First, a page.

The outbreak is effectively out of control, while no economic support is being given to laid off workers, most of whom are forced to depend on the informal sector without unemployment benefits or health insurance. The International Labor Organization estimates that Mexico could lose 1.7 million to 7 million jobs as a result to the pandemic crisis. By comparison during the 2008-2009 global financial crisis, one-tenth the total or 772,000 jobs were lost, pushing 10 million people below the official poverty rate. Now some 50 million Mexicans—out of the population of 130 million—are considered poor and 50 million more are at risk of falling below the poverty threshold.

The only federal “assistance” provided involves loans at 6.5 percent interest or higher for small and medium companies that will begin on May 4. Not only are companies carrying out mass layoffs, but the AMLO administration has ordered a 50 percent budget cut in most federal institutions outside of health care, the Army, Navy and National Guard. This will lead to mass layoffs in education, culture, public services and other sectors.

Amid the lack of testing, PPE and other medical equipment, AMLO has vowed “to do the impossible” to avoid increasing the public debt. While the 2020 federal health care budget was only $5.2 billion, the six richest billionaires in Mexico control $108 billion, and the last decade saw an increase of dollar millionaires from 78,000 to 173,000.

At the same time, Mexico has spent over $120 billion in law enforcement and the military—known for its rampant violence and corruption—on the so-called “war on drugs” since 2006, and AMLO created a National Guard to perpetuate this. After 13 years of war, March 2020 was the deadliest month with 2,585 homicides, with Ciudad Juárez as one of the epicenters with 159 killings.

Reuters reported Sunday that “some [Mexican business executives] are threatening to not pay taxes until the economy recovers from the coronavirus, particularly in northern border states such as Chihuahua and Tamaulipas,” where Matamoros is located. Several companies have also called on the police to force striking workers back into the plants.

The Mexican ruling class and its US and European patrons are terrified that their response to their efforts to lay the burden of the crisis on the working class will lead to a social explosion that AMLO will be unable to contain. There was already a simmering rank-and-file rebellion against the corrupt trade unions and the transnational corporations expressed by waves of wildcat strikes in Ciudad Juárez in 2015-16 and Matamoros last year.

Last weekend, David Ibarra, a former finance minister and current board member at several Mexican multinationals called for “an agreement between the government, the business sector and organized labor over a new social consensus.” The call for a new consensus is being widely made by capitalist commentators internationally and has proven to a thinly veiled call to “reopen” capitalist economies and to use more authoritarian measures to crush the resistance of workers who refuse to die for corporate profit.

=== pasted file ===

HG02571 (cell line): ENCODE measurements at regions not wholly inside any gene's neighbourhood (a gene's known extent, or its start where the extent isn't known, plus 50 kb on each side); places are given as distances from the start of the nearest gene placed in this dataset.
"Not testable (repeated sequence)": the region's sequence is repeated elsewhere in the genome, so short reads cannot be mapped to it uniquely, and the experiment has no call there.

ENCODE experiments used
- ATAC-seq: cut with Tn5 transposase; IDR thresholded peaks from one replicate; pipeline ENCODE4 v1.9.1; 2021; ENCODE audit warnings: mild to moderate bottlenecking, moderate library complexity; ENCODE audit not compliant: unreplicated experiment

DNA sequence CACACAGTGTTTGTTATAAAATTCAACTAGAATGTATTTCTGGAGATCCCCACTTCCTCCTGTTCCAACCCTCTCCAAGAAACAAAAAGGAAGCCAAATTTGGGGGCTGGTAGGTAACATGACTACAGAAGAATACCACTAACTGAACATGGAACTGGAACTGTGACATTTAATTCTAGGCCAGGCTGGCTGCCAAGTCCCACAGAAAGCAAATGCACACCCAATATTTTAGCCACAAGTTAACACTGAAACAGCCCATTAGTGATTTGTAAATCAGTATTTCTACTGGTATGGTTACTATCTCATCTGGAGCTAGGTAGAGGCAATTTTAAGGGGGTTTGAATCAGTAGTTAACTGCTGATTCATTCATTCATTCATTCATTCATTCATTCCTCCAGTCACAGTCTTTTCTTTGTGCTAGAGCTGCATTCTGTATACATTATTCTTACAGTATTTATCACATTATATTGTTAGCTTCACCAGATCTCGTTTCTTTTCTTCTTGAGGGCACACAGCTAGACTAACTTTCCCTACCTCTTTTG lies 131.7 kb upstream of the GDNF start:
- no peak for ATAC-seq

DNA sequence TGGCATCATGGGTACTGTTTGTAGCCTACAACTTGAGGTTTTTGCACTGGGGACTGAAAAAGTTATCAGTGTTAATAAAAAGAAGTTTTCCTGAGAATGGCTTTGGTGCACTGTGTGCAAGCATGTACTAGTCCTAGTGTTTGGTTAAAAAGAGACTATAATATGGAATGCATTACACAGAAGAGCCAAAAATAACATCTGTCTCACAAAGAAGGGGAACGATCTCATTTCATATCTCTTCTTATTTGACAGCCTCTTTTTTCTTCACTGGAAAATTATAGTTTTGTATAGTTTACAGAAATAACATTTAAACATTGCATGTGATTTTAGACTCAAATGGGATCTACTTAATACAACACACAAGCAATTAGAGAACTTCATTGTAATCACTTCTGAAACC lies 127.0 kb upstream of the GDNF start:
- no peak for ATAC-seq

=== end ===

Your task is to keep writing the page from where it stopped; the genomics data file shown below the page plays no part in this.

In an April 13 column for the New York Times, Chilean journalist Patricio Fernández warns of a larger “second wave of discontent” over the response to the pandemic that would be far greater than the mass upheavals in Chile that occurred over the last year. “And we are not talking of a theoretical and unknown fury. We just saw its teeth,” he writes. After denouncing protesters as “marginal lumpen mobs,” he calls for a greater “presence of the state” and “a law-and-order bet” as “the best strategy to avoid a breakdown of dimensions that will be hard to fix.”

A coalition of forces including the US trade union confederation AFL-CIO, the so-called “independent” trade unions tied to AMLO’s Morena party and their pseudo-left apologists intervened during the previous rebellions of workers in Ciudad Juárez and Matamoros to chain workers within the gangster-ridden unions, which are now partnering with the corporations to force workers to remain at the unsafe maquiladoras .

There is indeed a second wave of struggles among workers in Mexico and this time it is a matter of life and death. The World Socialist Web Site calls on workers to form rank-and-file factory and workplace committees, independent of the unions, to shut down all non-essential production and guarantee full wages and medical benefits to all laid off workers. At the same time, these committees must demand universal testing, immediate and fully paid medical care for affected workers, and no return to work until all workers have proper protective gear and a safe working environment, overseen by factory committees working in conjunction with health care professionals.

Rank-and-file committees in Mexico must unite with workers in the US and Canada to wage an internationally coordinated struggle to shut down all nonessential production and demand the immediate conversion of the factories to produce testing equipment, ventilators and protective gear for medical and other essential workers, while protecting the workers who manufacture these vitally necessary products.